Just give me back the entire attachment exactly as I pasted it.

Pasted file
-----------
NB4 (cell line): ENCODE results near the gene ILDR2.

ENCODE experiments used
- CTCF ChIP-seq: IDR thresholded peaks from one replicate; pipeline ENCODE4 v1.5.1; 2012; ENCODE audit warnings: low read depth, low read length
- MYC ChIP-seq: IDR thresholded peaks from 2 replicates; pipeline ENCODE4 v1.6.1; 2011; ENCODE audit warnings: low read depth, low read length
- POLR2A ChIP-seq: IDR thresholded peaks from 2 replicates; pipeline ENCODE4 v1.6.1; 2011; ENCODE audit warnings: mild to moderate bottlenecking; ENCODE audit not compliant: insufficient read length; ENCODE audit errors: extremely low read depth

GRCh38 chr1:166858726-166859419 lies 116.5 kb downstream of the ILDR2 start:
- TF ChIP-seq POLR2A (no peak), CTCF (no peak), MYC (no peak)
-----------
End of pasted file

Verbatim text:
NB4 (cell line): ENCODE results near the gene ILDR2.

ENCODE experiments used
- CTCF ChIP-seq: IDR thresholded peaks from one replicate; pipeline ENCODE4 v1.5.1; 2012; ENCODE audit warnings: low read depth, low read length
- MYC ChIP-seq: IDR thresholded peaks from 2 replicates; pipeline ENCODE4 v1.6.1; 2011; ENCODE audit warnings: low read depth, low read length
- POLR2A ChIP-seq: IDR thresholded peaks from 2 replicates; pipeline ENCODE4 v1.6.1; 2011; ENCODE audit warnings: mild to moderate bottlenecking; ENCODE audit not compliant: insufficient read length; ENCODE audit errors: extremely low read depth

GRCh38 chr1:166858726-166859419 lies 116.5 kb downstream of the ILDR2 start:
- TF ChIP-seq POLR2A (no peak), CTCF (no peak), MYC (no peak)